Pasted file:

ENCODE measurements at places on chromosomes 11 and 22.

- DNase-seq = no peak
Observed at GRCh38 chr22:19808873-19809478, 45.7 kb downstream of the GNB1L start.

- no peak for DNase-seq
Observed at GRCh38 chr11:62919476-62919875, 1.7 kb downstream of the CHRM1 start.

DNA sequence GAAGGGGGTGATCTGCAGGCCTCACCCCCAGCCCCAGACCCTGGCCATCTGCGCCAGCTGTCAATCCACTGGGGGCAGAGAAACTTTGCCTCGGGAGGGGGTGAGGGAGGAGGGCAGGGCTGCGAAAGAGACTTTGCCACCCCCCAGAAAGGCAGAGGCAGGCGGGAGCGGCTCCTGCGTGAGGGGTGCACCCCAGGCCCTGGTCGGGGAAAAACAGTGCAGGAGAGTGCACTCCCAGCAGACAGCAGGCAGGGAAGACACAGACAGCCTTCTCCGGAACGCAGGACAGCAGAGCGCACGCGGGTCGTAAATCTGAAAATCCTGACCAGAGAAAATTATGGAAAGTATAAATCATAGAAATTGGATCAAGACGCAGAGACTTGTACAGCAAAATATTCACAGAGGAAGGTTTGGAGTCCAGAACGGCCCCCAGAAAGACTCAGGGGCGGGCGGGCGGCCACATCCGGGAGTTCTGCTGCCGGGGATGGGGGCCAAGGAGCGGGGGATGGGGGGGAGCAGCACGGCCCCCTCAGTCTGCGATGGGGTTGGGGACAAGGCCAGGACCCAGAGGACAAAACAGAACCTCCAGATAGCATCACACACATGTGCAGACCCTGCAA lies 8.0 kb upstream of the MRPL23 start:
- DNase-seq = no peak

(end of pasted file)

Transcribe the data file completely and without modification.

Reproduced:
ENCODE measurements at places on chromosomes 11 and 22.

- DNase-seq = no peak
Observed at GRCh38 chr22:19808873-19809478, 45.7 kb downstream of the GNB1L start.

- no peak for DNase-seq
Observed at GRCh38 chr11:62919476-62919875, 1.7 kb downstream of the CHRM1 start.

DNA sequence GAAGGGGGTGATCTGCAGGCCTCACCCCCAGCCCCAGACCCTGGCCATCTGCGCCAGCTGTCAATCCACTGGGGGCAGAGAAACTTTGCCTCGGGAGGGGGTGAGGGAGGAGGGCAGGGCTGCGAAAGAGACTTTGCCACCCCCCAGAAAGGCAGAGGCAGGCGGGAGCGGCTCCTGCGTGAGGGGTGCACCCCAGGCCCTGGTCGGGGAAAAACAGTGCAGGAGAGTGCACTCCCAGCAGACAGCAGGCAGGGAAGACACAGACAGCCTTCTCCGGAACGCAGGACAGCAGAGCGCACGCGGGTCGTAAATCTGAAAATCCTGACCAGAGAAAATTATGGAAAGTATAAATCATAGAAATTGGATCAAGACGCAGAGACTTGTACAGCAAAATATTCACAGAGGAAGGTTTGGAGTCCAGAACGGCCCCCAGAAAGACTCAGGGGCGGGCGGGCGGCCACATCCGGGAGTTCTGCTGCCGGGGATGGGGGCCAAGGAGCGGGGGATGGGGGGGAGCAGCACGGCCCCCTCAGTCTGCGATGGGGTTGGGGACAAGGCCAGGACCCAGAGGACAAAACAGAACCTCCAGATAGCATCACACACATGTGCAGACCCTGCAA lies 8.0 kb upstream of the MRPL23 start:
- DNase-seq = no peak